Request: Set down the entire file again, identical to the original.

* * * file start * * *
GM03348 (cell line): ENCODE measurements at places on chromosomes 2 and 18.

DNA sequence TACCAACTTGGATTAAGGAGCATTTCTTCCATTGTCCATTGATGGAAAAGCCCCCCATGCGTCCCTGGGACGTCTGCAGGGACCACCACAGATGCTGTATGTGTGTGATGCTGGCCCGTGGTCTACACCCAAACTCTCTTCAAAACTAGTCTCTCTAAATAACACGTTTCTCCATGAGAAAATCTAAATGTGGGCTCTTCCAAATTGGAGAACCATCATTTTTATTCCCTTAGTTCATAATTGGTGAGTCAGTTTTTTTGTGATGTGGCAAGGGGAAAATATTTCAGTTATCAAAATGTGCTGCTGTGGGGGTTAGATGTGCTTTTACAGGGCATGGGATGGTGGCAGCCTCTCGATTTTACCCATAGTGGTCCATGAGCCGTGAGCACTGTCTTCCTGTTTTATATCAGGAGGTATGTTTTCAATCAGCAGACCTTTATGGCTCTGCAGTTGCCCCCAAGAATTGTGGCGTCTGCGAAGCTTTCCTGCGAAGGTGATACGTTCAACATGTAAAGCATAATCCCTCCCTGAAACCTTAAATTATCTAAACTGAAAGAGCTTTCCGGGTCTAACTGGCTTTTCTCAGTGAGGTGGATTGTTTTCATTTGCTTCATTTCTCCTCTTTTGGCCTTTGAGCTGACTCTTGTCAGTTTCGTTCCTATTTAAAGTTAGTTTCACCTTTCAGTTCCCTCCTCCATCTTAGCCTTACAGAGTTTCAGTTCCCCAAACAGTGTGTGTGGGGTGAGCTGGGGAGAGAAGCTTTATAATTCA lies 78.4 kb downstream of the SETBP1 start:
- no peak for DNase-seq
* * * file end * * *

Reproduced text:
GM03348 (cell line): ENCODE measurements at places on chromosomes 2 and 18.

DNA sequence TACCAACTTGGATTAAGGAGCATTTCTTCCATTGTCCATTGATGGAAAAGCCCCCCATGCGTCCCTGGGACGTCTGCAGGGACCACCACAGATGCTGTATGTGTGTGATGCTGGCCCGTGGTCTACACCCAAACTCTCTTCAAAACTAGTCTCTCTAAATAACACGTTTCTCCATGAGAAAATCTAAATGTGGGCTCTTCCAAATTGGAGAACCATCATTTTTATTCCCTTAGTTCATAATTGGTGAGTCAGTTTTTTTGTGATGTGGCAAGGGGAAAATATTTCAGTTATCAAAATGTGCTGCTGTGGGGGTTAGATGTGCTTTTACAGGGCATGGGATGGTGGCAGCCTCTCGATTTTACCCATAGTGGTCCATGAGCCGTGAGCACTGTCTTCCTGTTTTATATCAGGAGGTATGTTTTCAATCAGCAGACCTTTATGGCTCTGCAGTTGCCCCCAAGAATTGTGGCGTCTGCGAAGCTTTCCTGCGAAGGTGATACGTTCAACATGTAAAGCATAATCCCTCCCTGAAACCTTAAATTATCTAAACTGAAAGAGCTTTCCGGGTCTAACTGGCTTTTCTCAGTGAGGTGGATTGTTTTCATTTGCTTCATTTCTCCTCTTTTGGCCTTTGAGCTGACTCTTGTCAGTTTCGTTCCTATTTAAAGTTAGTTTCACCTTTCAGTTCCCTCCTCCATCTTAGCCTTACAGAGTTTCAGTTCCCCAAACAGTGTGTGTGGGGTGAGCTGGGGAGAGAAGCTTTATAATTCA lies 78.4 kb downstream of the SETBP1 start:
- no peak for DNase-seq